Mammogram ‘call back’ is no reason to panic
Here’s what you should know if you are put on ‘breast imaging surveillance’ after a mammogram.
So, you were bouncing along in mammographic screening bliss, anticipating the coveted “no evidence of cancer” post screening letter in the mail, and then…. BOOM, something your radiologist found on the image lands you in “breast imaging surveillance.”
Your initial reaction: panic, perhaps. My advice: Take a deep breath.
Before making it to the ledge, let’s explore what breast imaging surveillance really means.
What is “breast imaging surveillance?”
Breast imaging may be done for a variety of reasons. Screening imaging – typically a mammogram – is performed on women who have no symptoms based on research that shows it can make a difference in catching early cancers and reducing death from cancers. Diagnostic imaging is done when there is a specific symptom or clinical concern – a lump, for example.
Think of the “breast imaging surveillance” the same way as you would the patrol of a security guard at a mall, on alert and watching for an event that is unlikely to occur. It means that the radiologist has seen something on the image that merits more focused assessment.
If you are placed in surveillance, the radiologist interpreting your breast imaging study estimates your risk of cancer to be less than 2 percent – in other words, 98 percent likely to not be cancer.
Surveillance is initiated for two main reasons:
1. The most common reason is to watch closely an area seen on mammogram, breast ultrasound or breast MRI.
2. To follow breast biopsy sites, confirming over time that there is no unexpected change.
Typically, follow-up imaging is done at 6 months, 12 months and 24 months after observance of the imaging finding in question, or following a breast biopsy with benign pathology results. Your radiologist may recommend follow-up mammograms only, ultrasounds only, MRIs only or some combination.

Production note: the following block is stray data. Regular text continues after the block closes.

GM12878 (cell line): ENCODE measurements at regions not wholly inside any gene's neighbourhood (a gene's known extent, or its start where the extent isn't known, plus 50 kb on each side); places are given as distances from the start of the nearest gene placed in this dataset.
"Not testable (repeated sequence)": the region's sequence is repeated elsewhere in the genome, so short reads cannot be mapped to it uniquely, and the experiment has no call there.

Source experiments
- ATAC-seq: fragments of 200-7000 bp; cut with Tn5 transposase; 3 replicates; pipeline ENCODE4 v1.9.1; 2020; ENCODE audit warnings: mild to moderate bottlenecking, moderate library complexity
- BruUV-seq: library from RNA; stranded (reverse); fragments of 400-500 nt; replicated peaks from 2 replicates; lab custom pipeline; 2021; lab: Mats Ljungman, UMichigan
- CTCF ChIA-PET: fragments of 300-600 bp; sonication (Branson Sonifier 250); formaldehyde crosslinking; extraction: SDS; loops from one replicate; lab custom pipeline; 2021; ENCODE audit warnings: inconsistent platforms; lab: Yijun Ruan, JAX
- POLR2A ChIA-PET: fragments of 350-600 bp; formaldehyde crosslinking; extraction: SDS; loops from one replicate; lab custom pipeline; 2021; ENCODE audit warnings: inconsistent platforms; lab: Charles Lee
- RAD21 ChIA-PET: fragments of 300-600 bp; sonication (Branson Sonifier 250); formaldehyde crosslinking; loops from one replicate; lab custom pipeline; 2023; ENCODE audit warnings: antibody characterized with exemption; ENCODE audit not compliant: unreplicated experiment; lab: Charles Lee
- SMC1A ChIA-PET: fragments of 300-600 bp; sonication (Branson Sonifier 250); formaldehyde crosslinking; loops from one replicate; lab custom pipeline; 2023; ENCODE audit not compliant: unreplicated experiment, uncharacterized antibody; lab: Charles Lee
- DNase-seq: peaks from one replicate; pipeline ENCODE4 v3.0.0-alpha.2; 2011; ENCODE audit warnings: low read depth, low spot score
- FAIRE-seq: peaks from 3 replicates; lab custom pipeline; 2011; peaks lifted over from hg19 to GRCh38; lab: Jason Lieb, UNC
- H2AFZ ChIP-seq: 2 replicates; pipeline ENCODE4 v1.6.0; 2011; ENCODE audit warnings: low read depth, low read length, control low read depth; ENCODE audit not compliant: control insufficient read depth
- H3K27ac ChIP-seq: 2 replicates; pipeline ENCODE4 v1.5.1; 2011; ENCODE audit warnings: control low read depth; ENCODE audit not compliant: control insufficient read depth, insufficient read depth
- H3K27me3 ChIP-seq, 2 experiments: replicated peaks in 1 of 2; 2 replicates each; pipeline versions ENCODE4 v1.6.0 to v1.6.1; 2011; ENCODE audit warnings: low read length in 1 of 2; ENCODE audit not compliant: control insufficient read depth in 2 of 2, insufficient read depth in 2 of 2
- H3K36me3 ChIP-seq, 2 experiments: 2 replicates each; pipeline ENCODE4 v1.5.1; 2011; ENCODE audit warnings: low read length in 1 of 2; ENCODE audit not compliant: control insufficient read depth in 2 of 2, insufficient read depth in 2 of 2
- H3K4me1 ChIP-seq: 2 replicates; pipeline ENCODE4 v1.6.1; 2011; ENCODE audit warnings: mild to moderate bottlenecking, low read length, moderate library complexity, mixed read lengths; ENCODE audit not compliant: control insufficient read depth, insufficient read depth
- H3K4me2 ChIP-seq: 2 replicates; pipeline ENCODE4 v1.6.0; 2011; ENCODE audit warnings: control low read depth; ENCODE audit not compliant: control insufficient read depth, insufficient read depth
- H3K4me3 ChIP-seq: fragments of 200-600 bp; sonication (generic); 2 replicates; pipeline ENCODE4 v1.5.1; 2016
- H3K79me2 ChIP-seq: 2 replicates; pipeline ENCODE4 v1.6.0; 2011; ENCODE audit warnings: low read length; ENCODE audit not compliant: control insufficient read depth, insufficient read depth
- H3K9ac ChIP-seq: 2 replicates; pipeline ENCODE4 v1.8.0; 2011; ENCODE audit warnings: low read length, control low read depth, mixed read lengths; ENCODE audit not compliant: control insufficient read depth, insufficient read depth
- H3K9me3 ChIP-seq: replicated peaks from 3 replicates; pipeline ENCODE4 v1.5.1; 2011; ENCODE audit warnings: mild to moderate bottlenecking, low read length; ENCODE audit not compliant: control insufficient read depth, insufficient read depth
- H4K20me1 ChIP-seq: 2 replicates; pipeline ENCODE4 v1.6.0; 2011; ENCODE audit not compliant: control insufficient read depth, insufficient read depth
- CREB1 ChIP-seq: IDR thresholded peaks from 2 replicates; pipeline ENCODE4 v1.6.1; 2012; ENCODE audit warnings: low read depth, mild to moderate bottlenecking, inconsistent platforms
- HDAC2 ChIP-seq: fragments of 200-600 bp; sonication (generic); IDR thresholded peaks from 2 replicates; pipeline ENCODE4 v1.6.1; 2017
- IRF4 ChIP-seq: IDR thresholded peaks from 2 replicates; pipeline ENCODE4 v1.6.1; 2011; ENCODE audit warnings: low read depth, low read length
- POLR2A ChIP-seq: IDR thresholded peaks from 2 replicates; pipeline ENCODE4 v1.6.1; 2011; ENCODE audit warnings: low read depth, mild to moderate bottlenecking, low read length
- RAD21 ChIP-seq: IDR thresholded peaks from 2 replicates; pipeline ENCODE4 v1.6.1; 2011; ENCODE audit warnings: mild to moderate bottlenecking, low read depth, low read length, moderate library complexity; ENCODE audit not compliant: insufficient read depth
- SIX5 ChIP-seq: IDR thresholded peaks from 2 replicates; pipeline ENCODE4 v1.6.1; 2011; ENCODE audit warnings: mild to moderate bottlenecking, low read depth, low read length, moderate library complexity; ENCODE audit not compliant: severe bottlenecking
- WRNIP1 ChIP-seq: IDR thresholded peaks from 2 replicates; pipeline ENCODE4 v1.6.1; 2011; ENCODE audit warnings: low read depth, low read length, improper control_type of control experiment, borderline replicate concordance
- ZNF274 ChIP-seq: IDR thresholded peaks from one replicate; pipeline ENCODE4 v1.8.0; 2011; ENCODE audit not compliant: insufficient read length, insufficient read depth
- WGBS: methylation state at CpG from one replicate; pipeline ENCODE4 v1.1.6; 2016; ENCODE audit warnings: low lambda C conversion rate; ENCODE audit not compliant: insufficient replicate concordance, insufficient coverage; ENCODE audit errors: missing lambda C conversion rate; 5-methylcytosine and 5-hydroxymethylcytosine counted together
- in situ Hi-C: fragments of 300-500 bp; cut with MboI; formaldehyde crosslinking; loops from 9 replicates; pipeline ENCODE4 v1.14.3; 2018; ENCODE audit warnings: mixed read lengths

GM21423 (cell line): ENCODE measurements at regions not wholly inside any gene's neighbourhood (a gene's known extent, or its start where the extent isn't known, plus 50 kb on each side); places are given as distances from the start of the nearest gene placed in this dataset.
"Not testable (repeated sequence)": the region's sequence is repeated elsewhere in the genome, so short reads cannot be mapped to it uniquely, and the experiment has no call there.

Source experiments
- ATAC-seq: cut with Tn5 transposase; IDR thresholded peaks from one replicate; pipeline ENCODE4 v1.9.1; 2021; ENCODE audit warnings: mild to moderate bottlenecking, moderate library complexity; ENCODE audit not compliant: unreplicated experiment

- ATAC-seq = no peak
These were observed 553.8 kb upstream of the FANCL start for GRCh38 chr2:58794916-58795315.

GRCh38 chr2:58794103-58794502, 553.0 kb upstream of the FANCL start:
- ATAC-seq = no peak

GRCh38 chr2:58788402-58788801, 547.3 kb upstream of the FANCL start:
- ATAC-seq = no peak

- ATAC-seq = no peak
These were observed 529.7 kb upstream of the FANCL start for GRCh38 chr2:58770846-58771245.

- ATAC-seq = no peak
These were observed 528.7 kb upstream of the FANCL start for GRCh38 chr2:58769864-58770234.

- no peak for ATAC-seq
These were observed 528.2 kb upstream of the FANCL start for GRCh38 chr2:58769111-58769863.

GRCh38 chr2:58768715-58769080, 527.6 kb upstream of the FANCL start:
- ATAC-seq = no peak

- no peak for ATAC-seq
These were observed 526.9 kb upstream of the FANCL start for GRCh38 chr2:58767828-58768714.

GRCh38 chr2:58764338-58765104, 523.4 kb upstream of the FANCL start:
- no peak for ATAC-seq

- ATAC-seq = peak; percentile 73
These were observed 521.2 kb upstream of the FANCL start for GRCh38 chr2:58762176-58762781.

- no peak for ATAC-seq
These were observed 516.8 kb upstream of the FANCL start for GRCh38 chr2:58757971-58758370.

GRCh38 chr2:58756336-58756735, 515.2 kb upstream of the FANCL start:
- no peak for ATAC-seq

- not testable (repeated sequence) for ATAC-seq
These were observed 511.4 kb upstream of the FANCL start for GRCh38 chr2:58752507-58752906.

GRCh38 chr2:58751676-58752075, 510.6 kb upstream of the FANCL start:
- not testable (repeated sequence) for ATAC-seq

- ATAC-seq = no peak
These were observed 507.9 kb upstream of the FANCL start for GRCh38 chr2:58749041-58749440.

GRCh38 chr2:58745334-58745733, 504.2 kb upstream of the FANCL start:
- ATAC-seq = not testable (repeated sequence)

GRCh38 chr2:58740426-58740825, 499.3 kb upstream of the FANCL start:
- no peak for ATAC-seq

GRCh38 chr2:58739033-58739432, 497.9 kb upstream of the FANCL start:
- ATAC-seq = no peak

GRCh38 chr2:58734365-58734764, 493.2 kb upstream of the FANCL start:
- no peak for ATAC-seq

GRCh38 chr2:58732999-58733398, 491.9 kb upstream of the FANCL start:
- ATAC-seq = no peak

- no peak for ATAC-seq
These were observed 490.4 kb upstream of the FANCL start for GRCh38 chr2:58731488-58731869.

No matter what way the finding is reassessed, the goal is to achieve a more targeted look at the area in question. The finding is evaluated to make sure there has been no worrisome change – or if there is, to take quick action to protect your health.
The results of each assessment are discussed with you during your scheduled visit. You should take the opportunity to ask any and all questions you may have and to share any concerns.
After two years, if there have been no concerning changes, the surveillance period usually ends. You’ll likely go back to a routine screening schedule, depending on age and any specific risk factors for breast cancer that you may have.
So if you do get the letter or phone call that says you need to come back for more imaging, take a breath. Your breast center’s got you.
This post was written by Andrea Birch, M.D., who specializes in radiology at the Vanderbilt Breast Center at One Hundred Oaks in Nashville.
The Vanderbilt Breast Center provides the most complete range of services for breast health in Middle Tennessee. The center, located at One Hundred Oaks, offers screening, imaging, genetic testing and breast cancer care. To make an appointment, call 615-322-2064.